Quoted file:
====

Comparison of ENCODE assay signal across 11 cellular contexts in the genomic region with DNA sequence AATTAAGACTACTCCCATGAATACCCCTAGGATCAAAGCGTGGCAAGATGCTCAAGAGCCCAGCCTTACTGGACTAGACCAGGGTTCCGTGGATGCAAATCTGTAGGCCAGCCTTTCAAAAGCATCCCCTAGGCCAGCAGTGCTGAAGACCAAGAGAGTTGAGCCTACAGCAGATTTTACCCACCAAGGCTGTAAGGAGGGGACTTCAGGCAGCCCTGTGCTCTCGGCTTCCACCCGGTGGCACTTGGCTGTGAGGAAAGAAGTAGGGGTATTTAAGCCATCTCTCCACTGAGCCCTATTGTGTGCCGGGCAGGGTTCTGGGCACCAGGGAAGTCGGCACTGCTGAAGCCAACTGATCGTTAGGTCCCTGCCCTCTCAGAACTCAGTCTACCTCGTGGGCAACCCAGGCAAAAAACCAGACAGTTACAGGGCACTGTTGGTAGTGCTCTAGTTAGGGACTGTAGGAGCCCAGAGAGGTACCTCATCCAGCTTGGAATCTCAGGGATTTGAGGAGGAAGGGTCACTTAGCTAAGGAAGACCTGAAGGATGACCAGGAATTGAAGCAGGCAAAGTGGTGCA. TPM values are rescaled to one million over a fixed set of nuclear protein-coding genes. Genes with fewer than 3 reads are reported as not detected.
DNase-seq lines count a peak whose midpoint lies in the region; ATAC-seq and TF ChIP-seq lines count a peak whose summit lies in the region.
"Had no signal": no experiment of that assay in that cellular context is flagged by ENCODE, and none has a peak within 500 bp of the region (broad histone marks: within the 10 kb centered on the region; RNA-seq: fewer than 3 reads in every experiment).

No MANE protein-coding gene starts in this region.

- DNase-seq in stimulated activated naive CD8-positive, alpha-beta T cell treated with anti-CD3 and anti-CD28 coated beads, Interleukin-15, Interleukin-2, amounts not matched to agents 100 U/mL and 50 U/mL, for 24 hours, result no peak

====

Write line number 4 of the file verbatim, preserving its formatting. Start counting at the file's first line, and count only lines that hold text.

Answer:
No MANE protein-coding gene starts in this region.